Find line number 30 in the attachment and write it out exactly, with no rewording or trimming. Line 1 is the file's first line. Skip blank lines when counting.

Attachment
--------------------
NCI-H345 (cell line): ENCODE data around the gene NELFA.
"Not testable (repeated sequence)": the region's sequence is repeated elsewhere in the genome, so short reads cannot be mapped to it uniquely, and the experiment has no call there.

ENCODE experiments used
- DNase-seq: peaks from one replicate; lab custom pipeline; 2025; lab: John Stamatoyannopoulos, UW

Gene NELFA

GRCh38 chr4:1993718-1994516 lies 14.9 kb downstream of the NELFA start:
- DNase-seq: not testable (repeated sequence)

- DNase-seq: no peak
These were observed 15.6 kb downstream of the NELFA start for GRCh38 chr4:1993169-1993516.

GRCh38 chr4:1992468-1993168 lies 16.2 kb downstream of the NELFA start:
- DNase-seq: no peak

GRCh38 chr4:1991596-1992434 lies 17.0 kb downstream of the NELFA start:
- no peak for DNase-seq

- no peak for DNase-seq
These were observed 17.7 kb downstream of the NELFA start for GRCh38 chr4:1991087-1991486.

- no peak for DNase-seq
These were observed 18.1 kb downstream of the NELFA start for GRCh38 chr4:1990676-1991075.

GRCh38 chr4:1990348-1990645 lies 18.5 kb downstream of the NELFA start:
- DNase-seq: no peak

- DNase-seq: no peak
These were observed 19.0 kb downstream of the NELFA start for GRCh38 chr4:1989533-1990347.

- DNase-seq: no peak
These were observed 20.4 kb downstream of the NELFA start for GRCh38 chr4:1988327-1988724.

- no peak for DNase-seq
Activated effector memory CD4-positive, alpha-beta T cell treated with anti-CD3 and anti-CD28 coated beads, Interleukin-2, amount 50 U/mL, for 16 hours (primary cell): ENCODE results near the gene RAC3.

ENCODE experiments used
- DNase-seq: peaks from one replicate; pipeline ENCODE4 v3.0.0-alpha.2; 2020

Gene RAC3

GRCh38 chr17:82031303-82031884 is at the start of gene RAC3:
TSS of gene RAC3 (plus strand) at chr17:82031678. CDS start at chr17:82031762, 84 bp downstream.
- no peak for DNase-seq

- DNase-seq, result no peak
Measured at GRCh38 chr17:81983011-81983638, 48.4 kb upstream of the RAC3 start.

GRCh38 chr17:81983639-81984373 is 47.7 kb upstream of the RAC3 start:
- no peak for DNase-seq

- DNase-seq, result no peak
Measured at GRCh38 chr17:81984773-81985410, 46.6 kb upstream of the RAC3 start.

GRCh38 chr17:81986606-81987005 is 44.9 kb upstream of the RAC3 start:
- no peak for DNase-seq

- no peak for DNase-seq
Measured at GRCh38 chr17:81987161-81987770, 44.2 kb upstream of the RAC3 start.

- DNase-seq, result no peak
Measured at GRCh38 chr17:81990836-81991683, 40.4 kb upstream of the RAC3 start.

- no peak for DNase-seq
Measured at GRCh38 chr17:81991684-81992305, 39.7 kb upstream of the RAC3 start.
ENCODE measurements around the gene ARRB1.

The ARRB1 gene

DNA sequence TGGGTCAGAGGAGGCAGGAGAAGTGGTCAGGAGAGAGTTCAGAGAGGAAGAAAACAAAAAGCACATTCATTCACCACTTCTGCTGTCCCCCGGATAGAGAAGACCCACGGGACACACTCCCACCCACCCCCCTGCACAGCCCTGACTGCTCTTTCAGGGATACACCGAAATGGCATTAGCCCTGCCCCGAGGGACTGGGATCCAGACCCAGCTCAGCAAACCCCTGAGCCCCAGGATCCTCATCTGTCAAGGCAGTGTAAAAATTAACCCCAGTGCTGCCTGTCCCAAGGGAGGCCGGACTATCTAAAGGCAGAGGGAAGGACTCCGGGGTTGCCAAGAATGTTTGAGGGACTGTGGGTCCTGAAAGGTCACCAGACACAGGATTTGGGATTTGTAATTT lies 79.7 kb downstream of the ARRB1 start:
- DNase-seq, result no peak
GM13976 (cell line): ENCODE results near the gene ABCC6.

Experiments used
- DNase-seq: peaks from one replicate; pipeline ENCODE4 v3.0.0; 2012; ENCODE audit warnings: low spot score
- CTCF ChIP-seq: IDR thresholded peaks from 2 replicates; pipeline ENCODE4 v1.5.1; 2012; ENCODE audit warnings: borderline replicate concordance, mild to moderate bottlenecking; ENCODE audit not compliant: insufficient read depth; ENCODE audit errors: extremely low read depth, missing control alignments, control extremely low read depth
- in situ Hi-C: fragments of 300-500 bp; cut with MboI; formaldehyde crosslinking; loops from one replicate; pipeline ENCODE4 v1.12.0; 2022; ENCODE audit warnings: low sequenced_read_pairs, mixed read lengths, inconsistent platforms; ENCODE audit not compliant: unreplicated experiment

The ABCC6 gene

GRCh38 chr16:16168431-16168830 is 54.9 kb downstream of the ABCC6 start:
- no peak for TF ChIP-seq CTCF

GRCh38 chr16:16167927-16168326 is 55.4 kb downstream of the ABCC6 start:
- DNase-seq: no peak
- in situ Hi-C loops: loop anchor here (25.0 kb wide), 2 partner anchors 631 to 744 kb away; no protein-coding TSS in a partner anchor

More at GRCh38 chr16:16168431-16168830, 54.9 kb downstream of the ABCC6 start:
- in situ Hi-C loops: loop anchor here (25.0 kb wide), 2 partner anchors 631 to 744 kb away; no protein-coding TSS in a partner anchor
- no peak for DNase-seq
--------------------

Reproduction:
TSS of gene RAC3 (plus strand) at chr17:82031678. CDS start at chr17:82031762, 84 bp downstream.